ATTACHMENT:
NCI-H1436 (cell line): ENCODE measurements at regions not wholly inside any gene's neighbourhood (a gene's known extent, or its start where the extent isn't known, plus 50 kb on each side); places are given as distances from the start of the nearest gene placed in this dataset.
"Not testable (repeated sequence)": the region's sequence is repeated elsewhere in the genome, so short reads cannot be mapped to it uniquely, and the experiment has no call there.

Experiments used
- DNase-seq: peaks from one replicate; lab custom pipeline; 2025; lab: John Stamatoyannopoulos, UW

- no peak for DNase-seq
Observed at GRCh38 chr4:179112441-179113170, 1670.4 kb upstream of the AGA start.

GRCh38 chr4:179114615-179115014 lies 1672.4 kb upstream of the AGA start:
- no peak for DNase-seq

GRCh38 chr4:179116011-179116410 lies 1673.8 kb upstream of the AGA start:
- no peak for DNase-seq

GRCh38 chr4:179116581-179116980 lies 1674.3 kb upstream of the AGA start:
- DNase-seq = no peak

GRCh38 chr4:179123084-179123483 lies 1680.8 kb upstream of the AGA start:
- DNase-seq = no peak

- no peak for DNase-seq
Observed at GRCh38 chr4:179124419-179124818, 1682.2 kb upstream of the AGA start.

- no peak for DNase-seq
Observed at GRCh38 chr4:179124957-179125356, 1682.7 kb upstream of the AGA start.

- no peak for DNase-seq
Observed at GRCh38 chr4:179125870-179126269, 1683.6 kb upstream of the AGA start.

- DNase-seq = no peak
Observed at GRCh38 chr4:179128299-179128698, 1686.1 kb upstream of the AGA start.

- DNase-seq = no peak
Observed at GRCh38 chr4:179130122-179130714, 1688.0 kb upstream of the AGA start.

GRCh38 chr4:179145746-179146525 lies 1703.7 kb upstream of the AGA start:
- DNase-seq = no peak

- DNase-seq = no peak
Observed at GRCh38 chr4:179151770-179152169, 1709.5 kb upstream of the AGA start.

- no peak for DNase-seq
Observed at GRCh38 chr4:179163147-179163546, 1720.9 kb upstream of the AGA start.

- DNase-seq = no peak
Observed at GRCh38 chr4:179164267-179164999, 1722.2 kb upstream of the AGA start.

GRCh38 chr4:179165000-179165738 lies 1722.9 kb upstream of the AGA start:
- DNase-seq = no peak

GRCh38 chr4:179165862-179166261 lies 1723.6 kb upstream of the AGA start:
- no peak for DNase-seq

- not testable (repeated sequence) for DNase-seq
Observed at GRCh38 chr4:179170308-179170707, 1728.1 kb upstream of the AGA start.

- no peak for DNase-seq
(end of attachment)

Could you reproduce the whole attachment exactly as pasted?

NCI-H1436 (cell line): ENCODE measurements at regions not wholly inside any gene's neighbourhood (a gene's known extent, or its start where the extent isn't known, plus 50 kb on each side); places are given as distances from the start of the nearest gene placed in this dataset.
"Not testable (repeated sequence)": the region's sequence is repeated elsewhere in the genome, so short reads cannot be mapped to it uniquely, and the experiment has no call there.

Experiments used
- DNase-seq: peaks from one replicate; lab custom pipeline; 2025; lab: John Stamatoyannopoulos, UW

- no peak for DNase-seq
Observed at GRCh38 chr4:179112441-179113170, 1670.4 kb upstream of the AGA start.

GRCh38 chr4:179114615-179115014 lies 1672.4 kb upstream of the AGA start:
- no peak for DNase-seq

GRCh38 chr4:179116011-179116410 lies 1673.8 kb upstream of the AGA start:
- no peak for DNase-seq

GRCh38 chr4:179116581-179116980 lies 1674.3 kb upstream of the AGA start:
- DNase-seq = no peak

GRCh38 chr4:179123084-179123483 lies 1680.8 kb upstream of the AGA start:
- DNase-seq = no peak

- no peak for DNase-seq
Observed at GRCh38 chr4:179124419-179124818, 1682.2 kb upstream of the AGA start.

- no peak for DNase-seq
Observed at GRCh38 chr4:179124957-179125356, 1682.7 kb upstream of the AGA start.

- no peak for DNase-seq
Observed at GRCh38 chr4:179125870-179126269, 1683.6 kb upstream of the AGA start.

- DNase-seq = no peak
Observed at GRCh38 chr4:179128299-179128698, 1686.1 kb upstream of the AGA start.

- DNase-seq = no peak
Observed at GRCh38 chr4:179130122-179130714, 1688.0 kb upstream of the AGA start.

GRCh38 chr4:179145746-179146525 lies 1703.7 kb upstream of the AGA start:
- DNase-seq = no peak

- DNase-seq = no peak
Observed at GRCh38 chr4:179151770-179152169, 1709.5 kb upstream of the AGA start.

- no peak for DNase-seq
Observed at GRCh38 chr4:179163147-179163546, 1720.9 kb upstream of the AGA start.

- DNase-seq = no peak
Observed at GRCh38 chr4:179164267-179164999, 1722.2 kb upstream of the AGA start.

GRCh38 chr4:179165000-179165738 lies 1722.9 kb upstream of the AGA start:
- DNase-seq = no peak

GRCh38 chr4:179165862-179166261 lies 1723.6 kb upstream of the AGA start:
- no peak for DNase-seq

- not testable (repeated sequence) for DNase-seq
Observed at GRCh38 chr4:179170308-179170707, 1728.1 kb upstream of the AGA start.

- no peak for DNase-seq